250,000 troops were mobilized into the Chinese capital on June 2. Under the instructions of Deng Xiaoping, thousands of soldiers entered Beijing in plainclothes. They were asked to converge at the square on June 4 to ‘clear’ the square. The standing instructions to them were to stop anyone who tried to stop the ‘advance of the troops,’ to act in ‘self-defence’ and use ‘any means’ to ‘clear impediments.’

The massacre that followed to ‘clear impediments’ resulted in a death toll that never got confirmed. Reports state numbers from a few hundred to over 10,000.

State Suppression of History

While the world mourns and condemns one of the biggest violations of democracy, the Chinese government still hangs on to their version that no one was ever murdered in Tiananmen Square on June 4, 1989. Hong Kong is the only territory on Chinese soil that still manages to commemorate the lives lost on the square. The victims and survivors of the protest have been subjected to ruthless censorship and state violence as a part of the determined efforts of the state to erase the massacre from the pages of history. Any event commemorating the anniversary is immediately thwarted by the state.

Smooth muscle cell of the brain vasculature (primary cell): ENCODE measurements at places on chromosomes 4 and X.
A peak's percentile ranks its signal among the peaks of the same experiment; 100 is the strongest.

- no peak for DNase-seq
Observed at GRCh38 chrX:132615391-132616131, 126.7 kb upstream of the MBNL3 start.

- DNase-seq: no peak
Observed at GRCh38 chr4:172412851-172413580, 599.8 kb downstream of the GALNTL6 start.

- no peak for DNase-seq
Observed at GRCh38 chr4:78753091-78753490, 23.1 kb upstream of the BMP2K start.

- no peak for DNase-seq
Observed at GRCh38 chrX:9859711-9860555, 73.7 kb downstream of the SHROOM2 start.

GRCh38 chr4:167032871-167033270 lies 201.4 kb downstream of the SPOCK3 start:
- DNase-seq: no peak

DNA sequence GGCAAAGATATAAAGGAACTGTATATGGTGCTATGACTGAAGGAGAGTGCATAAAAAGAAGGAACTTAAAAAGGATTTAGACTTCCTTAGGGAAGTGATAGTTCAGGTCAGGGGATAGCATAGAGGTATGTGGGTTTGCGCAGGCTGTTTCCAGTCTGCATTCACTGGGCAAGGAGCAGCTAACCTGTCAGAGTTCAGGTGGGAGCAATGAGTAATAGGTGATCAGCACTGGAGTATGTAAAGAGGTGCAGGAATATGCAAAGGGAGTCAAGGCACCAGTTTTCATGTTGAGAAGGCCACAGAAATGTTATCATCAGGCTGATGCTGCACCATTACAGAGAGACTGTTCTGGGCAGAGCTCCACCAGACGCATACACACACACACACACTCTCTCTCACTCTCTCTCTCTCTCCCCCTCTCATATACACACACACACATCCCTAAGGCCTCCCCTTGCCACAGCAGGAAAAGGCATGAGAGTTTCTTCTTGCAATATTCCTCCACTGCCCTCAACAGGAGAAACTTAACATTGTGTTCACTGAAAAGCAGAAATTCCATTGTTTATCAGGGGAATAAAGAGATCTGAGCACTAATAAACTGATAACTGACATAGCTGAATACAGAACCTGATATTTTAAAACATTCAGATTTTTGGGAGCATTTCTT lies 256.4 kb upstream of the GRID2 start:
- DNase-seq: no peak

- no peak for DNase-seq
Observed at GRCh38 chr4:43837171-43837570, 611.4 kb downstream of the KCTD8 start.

Epoch Times reported that in an interview with Radio Free Asia (RFA) on May 31, Bao Tong, former secretary of the deceased reformist Party leader Zhao Ziyang, said that officials from the local state security bureau in Beijing had visited him. He said that the officials had instructed him not to accept any interviews on the event of the June 4 anniversary. If he refused to comply, he would be taken on a ‘trip’ out of town, he was warned. These ‘trips’ have come to mean the disappearances of people prior to sensitive, politically charged periods in China.

Officials also hinted that Tong’s phone was tapped. Last year, around the anniversary, Tong was placed under house arrest and the year before that he was taken on a ‘trip’ by the government.